Herdwick classes introduced for this year's Stainmore Sheep Show
By Stuart Laundy - Senior Reporter
VISITORS to this year’s Stainmore Sheep Show will get more than they bargained for.
Traditionally a show which focuses solely on Swaledales, this year the committee has decided to introduce classes for Herdwicks.
Secretary Claire Tunstall says the move aims to provide added interest to both exhibitors and visitors.
“As the show has continued to grow over the past few years the committee decided that the introduction of a second breed was the next step to bringing a new dimension to the show and developing it further,” she says.
“It will hopefully create more interest and bring new people to the show to both exhibit and observe.”
The Herdwick was chosen due to the increase in the local breed population and because a number of current exhibitors also keep them.
However, it’s not the first time a breed other than the Swaledale has been included at the Stainmore show.
“Historically, the show ran with two breeds of sheep, the Swaledales and Scotch Black-faced sheep. The popularity of the latter breed dwindled and the show became just one breed,” explains Ms Tunstall.
Despite a difficult past couple of months, it should be an interesting day out.
“Even though the spring has not been kind to the sheep, we have had a great response for Swaledale entries and a good start to the new Herdwick classes.
“We have entries from all over – lots of local entries and then people from Keswick, Carnforth, Richmond, Teesdale and Swaledale,” says Ms Tunstall.
In all, there are seven classes in the Herdwick section, which will culminate with trophies for a champion and reserve being presented.
Away from the sheep, Stainmore show continues to prove a popular event. There are classes for children ranging from the best decorated boiled egg to a handwriting challenge, a hotly contested baking section, dressed sticks, photography and “miscellaneous”.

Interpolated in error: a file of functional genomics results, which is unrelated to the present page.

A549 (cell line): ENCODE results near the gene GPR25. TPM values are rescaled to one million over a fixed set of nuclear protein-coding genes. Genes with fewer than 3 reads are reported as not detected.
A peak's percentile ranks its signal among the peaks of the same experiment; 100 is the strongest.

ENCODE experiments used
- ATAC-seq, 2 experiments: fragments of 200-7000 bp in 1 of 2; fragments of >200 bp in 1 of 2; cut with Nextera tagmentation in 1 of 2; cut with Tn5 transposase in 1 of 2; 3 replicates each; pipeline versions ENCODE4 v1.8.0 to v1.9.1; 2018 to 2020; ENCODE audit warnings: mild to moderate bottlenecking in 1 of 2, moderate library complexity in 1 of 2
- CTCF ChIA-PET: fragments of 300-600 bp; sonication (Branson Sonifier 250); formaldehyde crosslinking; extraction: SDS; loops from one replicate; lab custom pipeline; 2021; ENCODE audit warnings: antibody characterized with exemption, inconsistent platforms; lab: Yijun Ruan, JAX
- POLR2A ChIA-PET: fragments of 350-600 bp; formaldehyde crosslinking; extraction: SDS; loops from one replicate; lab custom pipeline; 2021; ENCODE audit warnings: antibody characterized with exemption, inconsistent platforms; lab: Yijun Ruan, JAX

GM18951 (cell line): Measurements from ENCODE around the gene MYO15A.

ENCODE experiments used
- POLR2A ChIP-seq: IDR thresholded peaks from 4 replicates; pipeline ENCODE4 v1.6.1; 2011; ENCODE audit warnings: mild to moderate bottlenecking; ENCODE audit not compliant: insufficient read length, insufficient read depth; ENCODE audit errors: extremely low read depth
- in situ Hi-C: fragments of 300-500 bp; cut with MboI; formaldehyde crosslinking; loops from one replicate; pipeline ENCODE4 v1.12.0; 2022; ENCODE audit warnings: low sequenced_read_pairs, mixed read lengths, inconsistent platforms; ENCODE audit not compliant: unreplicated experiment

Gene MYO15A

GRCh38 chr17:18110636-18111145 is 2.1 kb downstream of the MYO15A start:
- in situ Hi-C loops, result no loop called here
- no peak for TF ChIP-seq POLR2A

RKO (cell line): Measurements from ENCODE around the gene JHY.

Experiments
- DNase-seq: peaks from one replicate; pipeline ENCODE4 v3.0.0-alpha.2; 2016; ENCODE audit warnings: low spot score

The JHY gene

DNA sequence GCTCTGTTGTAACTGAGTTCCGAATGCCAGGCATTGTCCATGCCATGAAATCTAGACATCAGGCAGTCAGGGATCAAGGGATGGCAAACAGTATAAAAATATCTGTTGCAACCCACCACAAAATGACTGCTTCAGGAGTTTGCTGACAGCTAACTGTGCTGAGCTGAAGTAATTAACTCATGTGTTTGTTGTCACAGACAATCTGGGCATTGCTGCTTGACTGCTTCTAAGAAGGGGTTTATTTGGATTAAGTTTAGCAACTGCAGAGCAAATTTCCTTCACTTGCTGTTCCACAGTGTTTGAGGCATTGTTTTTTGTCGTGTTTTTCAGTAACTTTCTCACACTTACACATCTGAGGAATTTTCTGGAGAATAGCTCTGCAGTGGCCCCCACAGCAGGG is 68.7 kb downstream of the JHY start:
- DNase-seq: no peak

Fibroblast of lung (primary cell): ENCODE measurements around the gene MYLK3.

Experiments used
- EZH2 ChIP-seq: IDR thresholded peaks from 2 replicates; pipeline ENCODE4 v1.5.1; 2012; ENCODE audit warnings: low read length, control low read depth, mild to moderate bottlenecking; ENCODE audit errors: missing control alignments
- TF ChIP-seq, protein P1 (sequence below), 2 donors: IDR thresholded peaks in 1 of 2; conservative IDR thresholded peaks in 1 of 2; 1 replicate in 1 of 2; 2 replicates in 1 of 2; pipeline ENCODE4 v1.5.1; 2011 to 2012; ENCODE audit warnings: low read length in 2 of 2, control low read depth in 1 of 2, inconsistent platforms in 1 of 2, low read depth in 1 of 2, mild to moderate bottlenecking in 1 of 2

Ms Tunstall says: “Overall, entries to the show are good and the support for the show is amazing.
“The industrial side is continuing to grow with photography and baking increasing in numbers for the last several years.
“We have many new exhibitors this year and hope to continue the warm and welcoming atmosphere that has been present at Stainmore for many years.”
She adds: “There are many fabulous home bakers, crafters and amateur photographers in the area who enjoy some lighthearted competition on the day. Everyone has the kitchen disasters and camera malfunctions and these are all part and parcel of the run up to show day.
“We also have brilliant support from exhibiting stick makers who put on a wonderful show of sticks for everyone to enjoy. Entries for sticks are taken on show day and both new and old exhibitors are welcomed.”
So what would the organising committee say to those who were perhaps thinking of popping along for a first look at what the Stainmore show has to offer?
“The small friendly atmosphere of the show makes it a very enjoyable day out for both competitors and visitors,” says Ms Tunstall.
“They can enjoy watching the judging of sheep, viewing home baking, sticks, crafts and photography.
“They can even enjoy a cup of coffee and some prize winning cakes in the hall,” she adds.
Sounds good. For anyone planning to go along, the show takes place on Saturday, June 9, and judging begins at 11am.